Wright went on to graduate from the University of Arizona's School of Animal and Veterinary Sciences with a degree in Horse Racing Management. And from there, his education in the industry only intensified.

“For my first gig out of Arizona, I was doing some stuff for Joe Miller at Kern Thoroughbreds,” Wright said. “From there, I spent a year in Christophe Clement's system–I went through grooming horses, going to the track and getting all of that kind of experience as one does in a training barn.”

From the track, Wright turned to the sales ring where he worked for Justin Casse for several years, first with his Casse Sales consignment and then shopping at auctions around the world.

“Justin gave me the exposure of being involved in a consignment,” Wright said. “I spent a lot of time with Justin and really learned to respect him. He afforded me the opportunity to go around to sales and start doing a lot of his sales work for him and for his brother at the time. And that gave me a lot of exposure to different things; conformationally looking at horses and not only domestically in the States, but he took me to Europe and Australasia. I spent about five years working under Justin. He was probably one of the main reasons why I have developed a decent eye, in my opinion. I owe a lot to Justin Casse.”

In 2020, in the midst of a global pandemic, Wright decided it was time to go out on his own and he launched Equine Investments International.

“I was starting to get away from doing Justin's stuff and I wanted to start focusing on Hong Kong,” Wright said of the decision to launch his own company. “Douglas got his trainer's license and more opportunities were coming my way to buy horses for clients. I thought it was a good time to have my own LLC and it's not like I can't still do work for other people if need be. But I wanted to start making my own brand and my own name.”

He continued, “The pandemic made things a little more stressful, but the private market in Hong Kong was still quite active. That really was amazing to have that opportunity to have me ticking over during what was probably a really tough time for people.”

Wright spends half the year in Kentucky and half the year in Hong Kong, where the majority of his clients are based.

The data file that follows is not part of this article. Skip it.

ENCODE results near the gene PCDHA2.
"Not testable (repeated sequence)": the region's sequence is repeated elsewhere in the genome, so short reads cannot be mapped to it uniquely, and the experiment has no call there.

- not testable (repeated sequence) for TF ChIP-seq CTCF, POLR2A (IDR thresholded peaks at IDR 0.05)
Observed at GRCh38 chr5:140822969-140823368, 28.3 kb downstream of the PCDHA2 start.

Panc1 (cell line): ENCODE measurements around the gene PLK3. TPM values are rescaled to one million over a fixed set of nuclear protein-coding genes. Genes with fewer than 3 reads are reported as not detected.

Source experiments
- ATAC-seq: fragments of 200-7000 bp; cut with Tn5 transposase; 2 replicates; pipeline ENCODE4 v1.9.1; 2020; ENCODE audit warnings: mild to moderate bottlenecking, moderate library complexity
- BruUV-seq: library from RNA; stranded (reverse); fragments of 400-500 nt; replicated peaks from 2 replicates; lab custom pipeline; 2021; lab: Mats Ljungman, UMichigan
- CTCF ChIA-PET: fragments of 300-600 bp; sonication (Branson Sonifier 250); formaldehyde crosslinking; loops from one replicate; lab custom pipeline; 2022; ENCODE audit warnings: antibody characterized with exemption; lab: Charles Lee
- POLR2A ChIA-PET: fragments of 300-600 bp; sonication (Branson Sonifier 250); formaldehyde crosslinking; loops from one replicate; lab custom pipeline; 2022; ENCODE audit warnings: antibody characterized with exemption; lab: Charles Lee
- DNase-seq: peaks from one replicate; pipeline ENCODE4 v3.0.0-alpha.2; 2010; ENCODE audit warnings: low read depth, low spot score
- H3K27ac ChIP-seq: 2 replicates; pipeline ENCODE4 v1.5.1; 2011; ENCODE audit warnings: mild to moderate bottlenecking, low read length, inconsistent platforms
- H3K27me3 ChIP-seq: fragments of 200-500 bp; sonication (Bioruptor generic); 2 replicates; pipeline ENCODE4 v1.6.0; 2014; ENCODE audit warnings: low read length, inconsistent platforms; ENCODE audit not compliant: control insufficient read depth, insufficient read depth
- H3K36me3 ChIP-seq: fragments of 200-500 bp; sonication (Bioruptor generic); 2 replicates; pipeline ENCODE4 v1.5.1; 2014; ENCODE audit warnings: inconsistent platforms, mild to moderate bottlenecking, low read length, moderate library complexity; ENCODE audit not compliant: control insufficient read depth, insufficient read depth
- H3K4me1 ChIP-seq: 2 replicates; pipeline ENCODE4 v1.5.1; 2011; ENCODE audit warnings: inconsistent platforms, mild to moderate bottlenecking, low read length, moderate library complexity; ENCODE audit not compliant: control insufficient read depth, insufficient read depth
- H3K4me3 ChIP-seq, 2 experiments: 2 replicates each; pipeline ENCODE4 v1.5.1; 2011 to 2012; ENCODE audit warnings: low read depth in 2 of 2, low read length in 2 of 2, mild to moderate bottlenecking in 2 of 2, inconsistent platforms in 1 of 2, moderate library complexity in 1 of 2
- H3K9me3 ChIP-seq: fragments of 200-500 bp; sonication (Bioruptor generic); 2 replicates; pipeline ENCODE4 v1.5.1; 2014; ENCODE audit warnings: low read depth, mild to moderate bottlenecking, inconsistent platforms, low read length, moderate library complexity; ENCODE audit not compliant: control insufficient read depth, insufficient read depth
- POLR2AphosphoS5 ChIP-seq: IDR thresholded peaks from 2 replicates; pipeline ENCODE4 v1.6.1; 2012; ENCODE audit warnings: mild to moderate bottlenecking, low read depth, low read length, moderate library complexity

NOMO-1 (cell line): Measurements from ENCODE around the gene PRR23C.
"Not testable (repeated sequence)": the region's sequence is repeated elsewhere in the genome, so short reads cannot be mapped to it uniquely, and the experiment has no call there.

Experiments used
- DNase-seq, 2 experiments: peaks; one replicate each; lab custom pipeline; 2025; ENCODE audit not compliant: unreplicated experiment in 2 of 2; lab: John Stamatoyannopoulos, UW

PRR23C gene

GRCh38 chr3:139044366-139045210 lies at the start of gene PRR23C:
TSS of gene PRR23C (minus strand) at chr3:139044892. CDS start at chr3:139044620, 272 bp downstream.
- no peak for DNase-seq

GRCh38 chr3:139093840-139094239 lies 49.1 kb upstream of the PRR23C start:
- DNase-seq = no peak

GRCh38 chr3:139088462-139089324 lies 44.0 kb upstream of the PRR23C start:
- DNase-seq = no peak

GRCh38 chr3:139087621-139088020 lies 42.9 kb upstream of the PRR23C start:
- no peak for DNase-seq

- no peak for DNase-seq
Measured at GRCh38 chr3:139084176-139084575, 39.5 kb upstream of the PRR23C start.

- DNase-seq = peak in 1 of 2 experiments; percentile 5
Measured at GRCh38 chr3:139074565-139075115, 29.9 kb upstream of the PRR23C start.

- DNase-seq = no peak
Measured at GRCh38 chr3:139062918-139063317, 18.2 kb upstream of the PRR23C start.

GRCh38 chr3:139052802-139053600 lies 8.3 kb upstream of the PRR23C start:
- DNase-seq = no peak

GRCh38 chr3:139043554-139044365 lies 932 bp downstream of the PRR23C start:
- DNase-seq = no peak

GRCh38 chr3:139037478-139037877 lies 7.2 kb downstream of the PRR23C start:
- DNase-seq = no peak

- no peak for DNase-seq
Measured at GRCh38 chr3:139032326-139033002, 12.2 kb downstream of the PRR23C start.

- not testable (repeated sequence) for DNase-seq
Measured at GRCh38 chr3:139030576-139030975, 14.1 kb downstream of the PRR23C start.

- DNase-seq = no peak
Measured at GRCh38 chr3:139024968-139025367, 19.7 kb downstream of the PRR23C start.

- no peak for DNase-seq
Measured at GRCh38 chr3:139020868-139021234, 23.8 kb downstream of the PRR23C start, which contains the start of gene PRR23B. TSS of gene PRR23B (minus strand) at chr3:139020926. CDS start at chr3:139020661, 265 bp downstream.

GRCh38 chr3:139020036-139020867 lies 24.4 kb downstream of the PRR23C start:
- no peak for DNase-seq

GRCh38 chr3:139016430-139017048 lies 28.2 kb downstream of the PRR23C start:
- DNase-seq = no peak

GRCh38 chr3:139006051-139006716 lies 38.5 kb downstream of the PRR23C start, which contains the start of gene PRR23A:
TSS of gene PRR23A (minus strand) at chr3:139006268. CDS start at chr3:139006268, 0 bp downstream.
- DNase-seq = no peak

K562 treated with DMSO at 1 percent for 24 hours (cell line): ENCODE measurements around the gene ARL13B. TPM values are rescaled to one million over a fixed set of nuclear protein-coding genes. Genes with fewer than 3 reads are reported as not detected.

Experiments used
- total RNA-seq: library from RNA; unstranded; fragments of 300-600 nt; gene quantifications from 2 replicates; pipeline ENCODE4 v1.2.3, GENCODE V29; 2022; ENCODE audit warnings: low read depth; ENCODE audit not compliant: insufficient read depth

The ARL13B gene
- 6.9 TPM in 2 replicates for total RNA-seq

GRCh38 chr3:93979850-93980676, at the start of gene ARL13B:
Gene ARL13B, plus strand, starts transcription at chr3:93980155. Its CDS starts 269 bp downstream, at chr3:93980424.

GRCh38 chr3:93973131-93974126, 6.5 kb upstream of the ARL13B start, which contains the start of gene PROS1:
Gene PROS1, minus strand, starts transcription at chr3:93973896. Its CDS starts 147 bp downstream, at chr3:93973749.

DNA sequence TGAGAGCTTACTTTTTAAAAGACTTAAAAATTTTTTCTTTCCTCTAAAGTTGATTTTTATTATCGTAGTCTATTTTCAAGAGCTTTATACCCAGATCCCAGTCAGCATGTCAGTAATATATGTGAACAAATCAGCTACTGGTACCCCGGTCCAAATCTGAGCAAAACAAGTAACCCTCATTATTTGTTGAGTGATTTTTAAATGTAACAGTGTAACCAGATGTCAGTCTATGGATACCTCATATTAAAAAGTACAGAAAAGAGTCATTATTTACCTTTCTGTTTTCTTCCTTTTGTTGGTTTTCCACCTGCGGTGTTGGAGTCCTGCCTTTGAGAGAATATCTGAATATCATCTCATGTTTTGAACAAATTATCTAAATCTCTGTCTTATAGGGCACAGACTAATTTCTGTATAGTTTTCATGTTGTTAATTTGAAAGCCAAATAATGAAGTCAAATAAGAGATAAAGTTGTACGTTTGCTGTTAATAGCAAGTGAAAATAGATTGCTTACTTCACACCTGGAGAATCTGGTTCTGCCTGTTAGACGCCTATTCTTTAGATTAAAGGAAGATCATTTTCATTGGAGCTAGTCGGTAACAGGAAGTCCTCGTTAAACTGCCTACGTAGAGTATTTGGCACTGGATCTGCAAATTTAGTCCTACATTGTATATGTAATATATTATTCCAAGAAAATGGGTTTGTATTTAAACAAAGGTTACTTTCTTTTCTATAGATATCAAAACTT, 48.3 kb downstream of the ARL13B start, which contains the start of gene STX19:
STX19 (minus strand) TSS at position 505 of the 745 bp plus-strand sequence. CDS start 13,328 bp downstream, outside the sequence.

“They are mostly Chinese people who race in Hong Kong and overseas,” Wright said of his client base. “A lot of my business would be based overseas. I attend yearling sales and breeze-up sales globally, but what I really like to hone in on is private sales. I like to buy racehorses with proven track records. I'd rather spend that extra money and go buy something that has some form, rather than taking a chance on something.”

The web site for Wright's Equine Investments International stresses the concept of racing-centric investment portfolios. Does Wright think his clients can make money in the sport?

“I think they certainly can,” he said. “I think you have to be strategic about it. You've got to have your finger in a lot of different pies and not just focus on one thing. But racing needs some new blood and some new exposure. I think people should be able to get involved. With what My Racehorse has done with the microshare level and I think the syndications in Australia, people can certainly have fun and shouldn't be solely focused on investment, but I think there is money to be made.”

Wright's focus is on taking advantage of the global marketplace.

“I think the goal for myself is to be a participant in global bloodstock,” he said. “I think the world is getting smaller. Obviously with social media and new technology, it's easy to access people all over the world where it may have not been 10-15 years ago. I would like to be a global participant in every market. And I'm doing that to an extent now. I buy a lot of horses in Australia and New Zealand, Europe, Ireland and France and here in the States. I am covering quite a few markets.”

Angel of Empire's spot in the Derby starting gate goes a long way to validate Wright's life work.

“To have horses in these types of races is why we do this,” he said. “It's gratifying to say I have spotted some young talent that has gone on to produce what he's done on the racetrack. It's challenging, as you know. There are only 20 horses in the starting gate and to be one of the 20–and I'm expecting he will be in the top three or four in the betting–to have a horse go on and do that is a serious achievement.”